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Social media may seem to many like an over-hyped mess of ceaseless and senseless chatter.

But understanding when and how its immediacy and intimacy can and should be part of an integrated marketing strategy will be key to many future business successes – like it or loathe it.

Natalie Sisson, founder of suitcaseentrepreneur.com, a sometimes Wellingtonian, but mostly global-based Kiwi traded in her corporate job a few years ago, and many adventures later has re-invented herself as a bit of a social media expert. Well, other people pay her for her opinion and knowledge – and in today’s world that’s as good a guide as anything.

Anyway, Sisson’s clear that no matter what your skill, or technology, social media such as Facebook, Twitter and LinkedIn are useful promotion tools; used the right way.

“It is all about pull, compared to other types of marketing push,” she says. “The trick or art is to draw people back to you. You do that by being or showing a lot of value.”

To this end, what is required is not so much selling says Sisson, as becoming an authority. Particularly from a business blog point of view, or discussing technology trends, “become the go to blog or website,” she says.

“That’s easier than directly trying to sell. If you provide useful, credible information, people come back to you and you also get word of mouth referrals.”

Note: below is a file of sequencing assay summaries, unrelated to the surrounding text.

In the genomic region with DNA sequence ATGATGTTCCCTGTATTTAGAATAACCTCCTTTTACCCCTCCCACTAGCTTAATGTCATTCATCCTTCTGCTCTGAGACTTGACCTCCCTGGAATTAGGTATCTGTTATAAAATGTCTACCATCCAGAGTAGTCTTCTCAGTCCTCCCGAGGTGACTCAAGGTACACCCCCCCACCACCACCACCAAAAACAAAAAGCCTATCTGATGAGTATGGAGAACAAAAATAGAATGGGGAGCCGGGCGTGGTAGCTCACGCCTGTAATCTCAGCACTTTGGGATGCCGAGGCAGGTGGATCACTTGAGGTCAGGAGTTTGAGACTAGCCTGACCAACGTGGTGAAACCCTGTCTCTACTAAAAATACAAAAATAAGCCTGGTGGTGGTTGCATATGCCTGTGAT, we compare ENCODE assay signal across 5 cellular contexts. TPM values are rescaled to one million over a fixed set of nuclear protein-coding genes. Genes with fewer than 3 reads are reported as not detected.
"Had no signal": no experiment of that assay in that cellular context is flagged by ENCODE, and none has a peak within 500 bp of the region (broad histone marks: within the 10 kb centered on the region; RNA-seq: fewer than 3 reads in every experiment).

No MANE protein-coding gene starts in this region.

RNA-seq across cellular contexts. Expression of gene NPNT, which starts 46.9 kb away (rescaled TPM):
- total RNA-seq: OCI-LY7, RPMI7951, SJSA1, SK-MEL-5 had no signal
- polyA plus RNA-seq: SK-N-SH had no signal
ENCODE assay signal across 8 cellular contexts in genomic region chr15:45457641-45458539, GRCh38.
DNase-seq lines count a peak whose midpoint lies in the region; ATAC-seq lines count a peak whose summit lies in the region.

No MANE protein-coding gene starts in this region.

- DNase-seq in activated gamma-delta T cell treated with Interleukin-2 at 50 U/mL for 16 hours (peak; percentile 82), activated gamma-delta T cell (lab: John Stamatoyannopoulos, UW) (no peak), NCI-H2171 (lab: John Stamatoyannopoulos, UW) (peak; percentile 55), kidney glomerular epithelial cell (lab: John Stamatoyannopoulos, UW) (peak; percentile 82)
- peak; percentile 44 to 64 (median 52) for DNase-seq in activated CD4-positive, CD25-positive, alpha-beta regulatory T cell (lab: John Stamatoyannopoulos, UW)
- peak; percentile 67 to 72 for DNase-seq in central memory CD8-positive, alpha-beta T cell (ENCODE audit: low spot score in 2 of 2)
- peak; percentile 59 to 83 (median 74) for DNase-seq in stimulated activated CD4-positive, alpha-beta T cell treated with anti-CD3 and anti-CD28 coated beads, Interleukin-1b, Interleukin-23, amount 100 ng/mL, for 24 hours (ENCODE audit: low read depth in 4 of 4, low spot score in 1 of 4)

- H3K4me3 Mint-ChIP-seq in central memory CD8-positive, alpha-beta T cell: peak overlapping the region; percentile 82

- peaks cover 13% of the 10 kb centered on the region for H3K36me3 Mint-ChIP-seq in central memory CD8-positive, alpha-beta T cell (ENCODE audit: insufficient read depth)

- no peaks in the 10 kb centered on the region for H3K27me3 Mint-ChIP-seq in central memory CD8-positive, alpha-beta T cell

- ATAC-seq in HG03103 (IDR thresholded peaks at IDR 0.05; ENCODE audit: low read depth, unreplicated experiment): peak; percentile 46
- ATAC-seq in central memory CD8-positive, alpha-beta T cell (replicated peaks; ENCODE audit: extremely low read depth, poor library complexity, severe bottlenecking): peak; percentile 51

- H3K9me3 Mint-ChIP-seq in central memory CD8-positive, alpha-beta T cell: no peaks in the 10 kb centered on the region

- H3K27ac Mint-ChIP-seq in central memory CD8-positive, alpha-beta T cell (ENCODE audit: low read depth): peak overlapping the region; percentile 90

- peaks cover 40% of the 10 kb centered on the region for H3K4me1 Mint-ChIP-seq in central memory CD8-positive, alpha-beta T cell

Over the past four years, Sisson has gained an understanding (albeit in a rapidly changing and moving field) of the different strengths and audiences of the various social media.

Among her observations are that though Facebook is perceived by many as being the preserve of the younger generation, its biggest target-able users are women in the 45-50+ age group. For this segment, Facebook is an extension of how many women socially interact on a one to one basis.

Twitter is a favourite for those in the media and marketing worlds, as well as public figures. Businesses and brands can use it wisely, with its largest market being the 35+ age group.

LinkedIn has a 35+ age group profile as well, and particularly in North America, most of its users earn over US$80,000 a year.

Sisson gives two recommendations for those dipping their toes in the use of social media for their businesses.

The first is to download her free e-book, ‘The Entrepreneur’s Social Media Workout’. (From sticK’s POV, a very useful ‘how to’). It demonstrates a lot of best practice concepts, as well as how to integrate social media into a wider marketing strategy.

Sisson’s other recommendation is to pick a particular social media platform and test it.

‘Start with one, see how it works, which parties are participating, attempt to master it and make sure you track your progress by measuring the free analytics,’ she says.

‘See whether it applies to you.’

Though generally people can’t go wrong using and interacting with social media (unless they’re an absolute dork), the ‘trick is to draw people back to you, because you represent value,’ she says.

If you can help solve peoples’ problems, ‘so much the better.’

From coaching to consulting, as well as high value manufacturing, ‘look at who their clients are, look at where yours might be,’ she says.

‘Then become the authority.’